Silva vs. The UFC Light Heavyweight Division

Jul 18, 2008
Anderson Silva (Pictures) could have soldiered on as a middleweight. He could have rested on his laurels and waited for an inevitable rematch with Yushin Okami (Pictures). He could have packed his fur coat and gone on holiday.

He could have done that, and no one would have questioned the thought process of the UFC’s human buzz saw.

Of course, this is the same guy who wanted to take on Roy Jones Jr., one of boxing’s pound-for-pound legends, in a boxing ring.

Obviously, the man likes a challenge.

With his road to the ring all but permanently blocked, Silva will have to “settle” for entering the Octagon again. But this time it will be as a light heavyweight against the erratic but potent power punching of James “Sandman” Irvin.

If you, as many others, have assumed a decisive victory for “The Spider,” the real fun lies in handicapping the odds of our current pound-for-pound kingpin dominating yet another division. He has suggested that he won’t stick around 205 pounds for long, but if he did, he’d have a rogues’ gallery waiting for him.

In this article, I’ll play the Las Vegas bookie setting the lines for Silva’s hypothetical run through the UFC light heavyweight class. So kick back and enjoy as the guy who can’t do his own taxes tries to be Jimmy The Greek.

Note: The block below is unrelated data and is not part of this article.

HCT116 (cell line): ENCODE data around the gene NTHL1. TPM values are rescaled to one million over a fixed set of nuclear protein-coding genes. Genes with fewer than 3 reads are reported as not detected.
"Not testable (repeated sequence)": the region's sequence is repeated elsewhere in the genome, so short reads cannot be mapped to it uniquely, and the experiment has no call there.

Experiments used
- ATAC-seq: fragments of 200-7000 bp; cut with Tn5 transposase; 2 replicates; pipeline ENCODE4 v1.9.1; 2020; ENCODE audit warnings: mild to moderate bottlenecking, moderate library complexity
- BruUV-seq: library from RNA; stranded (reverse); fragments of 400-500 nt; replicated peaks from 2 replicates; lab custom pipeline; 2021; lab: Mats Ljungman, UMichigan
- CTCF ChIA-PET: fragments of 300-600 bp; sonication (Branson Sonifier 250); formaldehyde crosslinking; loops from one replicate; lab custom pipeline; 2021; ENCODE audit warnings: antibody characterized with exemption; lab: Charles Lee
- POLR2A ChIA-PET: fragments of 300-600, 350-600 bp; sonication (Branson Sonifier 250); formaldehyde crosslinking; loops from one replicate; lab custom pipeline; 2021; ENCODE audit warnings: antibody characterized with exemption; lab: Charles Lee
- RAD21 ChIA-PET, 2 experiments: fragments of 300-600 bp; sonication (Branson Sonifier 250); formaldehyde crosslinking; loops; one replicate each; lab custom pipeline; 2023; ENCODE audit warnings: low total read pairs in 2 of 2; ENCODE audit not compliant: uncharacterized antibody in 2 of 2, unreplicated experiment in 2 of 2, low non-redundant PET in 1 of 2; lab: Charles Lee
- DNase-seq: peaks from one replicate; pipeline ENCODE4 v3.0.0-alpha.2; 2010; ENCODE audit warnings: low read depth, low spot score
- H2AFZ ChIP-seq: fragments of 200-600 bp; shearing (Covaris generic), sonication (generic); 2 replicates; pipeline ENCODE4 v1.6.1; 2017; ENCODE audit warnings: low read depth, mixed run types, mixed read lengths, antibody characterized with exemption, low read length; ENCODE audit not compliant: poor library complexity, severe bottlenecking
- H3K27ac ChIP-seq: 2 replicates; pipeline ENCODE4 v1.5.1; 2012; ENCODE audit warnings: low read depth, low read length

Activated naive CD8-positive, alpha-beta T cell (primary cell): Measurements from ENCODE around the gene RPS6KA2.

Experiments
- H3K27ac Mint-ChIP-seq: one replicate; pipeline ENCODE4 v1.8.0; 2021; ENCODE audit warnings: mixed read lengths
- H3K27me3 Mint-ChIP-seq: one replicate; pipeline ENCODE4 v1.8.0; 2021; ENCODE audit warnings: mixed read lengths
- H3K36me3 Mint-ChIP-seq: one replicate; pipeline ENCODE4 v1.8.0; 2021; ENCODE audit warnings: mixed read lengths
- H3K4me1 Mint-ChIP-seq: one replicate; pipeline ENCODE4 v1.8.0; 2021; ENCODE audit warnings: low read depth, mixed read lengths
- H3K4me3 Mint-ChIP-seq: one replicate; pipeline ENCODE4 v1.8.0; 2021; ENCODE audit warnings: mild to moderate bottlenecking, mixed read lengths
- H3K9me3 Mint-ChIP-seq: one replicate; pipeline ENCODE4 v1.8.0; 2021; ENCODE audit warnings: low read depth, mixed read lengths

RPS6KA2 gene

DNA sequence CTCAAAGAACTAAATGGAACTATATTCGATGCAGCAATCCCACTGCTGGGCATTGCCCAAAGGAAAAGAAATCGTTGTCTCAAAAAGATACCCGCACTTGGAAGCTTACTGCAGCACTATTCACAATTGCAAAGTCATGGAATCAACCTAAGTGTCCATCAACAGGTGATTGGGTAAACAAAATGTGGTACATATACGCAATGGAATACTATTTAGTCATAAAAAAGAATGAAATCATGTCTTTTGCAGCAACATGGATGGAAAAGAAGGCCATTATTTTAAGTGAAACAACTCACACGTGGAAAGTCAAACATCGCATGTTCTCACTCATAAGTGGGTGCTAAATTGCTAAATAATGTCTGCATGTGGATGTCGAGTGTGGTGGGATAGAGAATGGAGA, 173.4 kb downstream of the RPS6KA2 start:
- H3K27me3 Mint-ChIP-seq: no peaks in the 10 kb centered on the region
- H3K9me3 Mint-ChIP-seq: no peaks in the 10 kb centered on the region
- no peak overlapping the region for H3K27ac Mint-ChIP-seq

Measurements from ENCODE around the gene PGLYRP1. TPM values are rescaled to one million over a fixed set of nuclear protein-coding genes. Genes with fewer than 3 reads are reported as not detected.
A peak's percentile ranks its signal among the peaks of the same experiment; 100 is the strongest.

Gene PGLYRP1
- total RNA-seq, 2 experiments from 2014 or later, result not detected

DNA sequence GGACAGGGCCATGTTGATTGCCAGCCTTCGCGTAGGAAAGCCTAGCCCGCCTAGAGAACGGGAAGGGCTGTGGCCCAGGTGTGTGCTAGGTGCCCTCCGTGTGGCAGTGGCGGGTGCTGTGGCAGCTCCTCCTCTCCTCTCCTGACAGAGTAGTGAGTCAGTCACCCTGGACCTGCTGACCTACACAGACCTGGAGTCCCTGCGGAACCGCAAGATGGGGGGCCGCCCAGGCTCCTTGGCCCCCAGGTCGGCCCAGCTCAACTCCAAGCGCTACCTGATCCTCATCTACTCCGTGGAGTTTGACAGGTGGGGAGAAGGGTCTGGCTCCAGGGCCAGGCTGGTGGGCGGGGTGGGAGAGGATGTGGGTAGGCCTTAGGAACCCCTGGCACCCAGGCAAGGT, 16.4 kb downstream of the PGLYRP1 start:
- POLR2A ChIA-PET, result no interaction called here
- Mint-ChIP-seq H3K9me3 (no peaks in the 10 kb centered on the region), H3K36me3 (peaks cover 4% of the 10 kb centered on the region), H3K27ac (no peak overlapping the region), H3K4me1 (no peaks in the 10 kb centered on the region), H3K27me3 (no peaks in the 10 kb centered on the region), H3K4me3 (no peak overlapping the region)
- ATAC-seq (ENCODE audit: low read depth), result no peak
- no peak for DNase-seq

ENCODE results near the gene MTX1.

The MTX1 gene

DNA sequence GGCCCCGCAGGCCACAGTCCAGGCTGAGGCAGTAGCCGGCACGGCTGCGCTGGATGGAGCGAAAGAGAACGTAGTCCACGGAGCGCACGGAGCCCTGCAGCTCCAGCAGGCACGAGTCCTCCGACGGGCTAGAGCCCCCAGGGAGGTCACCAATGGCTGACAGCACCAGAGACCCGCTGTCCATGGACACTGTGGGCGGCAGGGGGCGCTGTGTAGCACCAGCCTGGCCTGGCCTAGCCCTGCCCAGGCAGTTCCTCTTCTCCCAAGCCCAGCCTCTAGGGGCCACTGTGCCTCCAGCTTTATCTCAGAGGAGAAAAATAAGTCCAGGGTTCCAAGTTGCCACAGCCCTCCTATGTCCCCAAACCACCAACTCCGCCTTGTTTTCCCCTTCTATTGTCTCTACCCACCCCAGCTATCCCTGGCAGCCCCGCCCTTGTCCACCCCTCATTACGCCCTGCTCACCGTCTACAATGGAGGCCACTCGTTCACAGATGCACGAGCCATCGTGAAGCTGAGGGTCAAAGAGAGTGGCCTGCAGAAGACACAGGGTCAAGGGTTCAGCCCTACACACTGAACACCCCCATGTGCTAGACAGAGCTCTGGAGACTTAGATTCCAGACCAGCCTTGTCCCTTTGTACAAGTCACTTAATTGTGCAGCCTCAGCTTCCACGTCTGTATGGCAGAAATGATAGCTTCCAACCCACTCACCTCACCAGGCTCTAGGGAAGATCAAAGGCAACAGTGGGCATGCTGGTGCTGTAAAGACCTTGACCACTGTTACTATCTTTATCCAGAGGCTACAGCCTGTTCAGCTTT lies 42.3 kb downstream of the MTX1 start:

Wanderlei Silva (Pictures) put to rest any notion that his days as one of the most feared bipeds on the planet were done when he put a beating on Keith Jardine (Pictures) that had sadists the world over cringing. Despite being a former training partner of Anderson’s during their days in the Chute Boxe academy, you get the feeling that Wanderlei would have no problem reverting to his “Axe Murderer” persona come fight time.

The question is just how well would Wanderlei’s hyper-aggressive and, at times, wide-open striking style fare against the fluid precision that has become Anderson’s calling card?

Most likely not too well. Anderson’s combination of reach, patience and accuracy is tailor made to find the holes in Wanderlei’s defense and exploit his less than ironclad chin.

It’s hard to imagine a guy who relies on his boxing and clinch work outdoing Anderson in either regard, and an aging “Axe Murderer” isn’t the safest bet around.



Every fighter has his kryptonite. In a theoretical clash with Anderson Silva (Pictures), Chuck Liddell (Pictures)’s best bet is to hope that a mighty Mohawk turns out to be Silva’s Achilles heel.

Of course, having bricks for hands and a battle-tested chin to match helps Liddell’s cause considerably. While no one has been able to so much as wobble Silva, the laws of physics favor Liddell by a fair margin.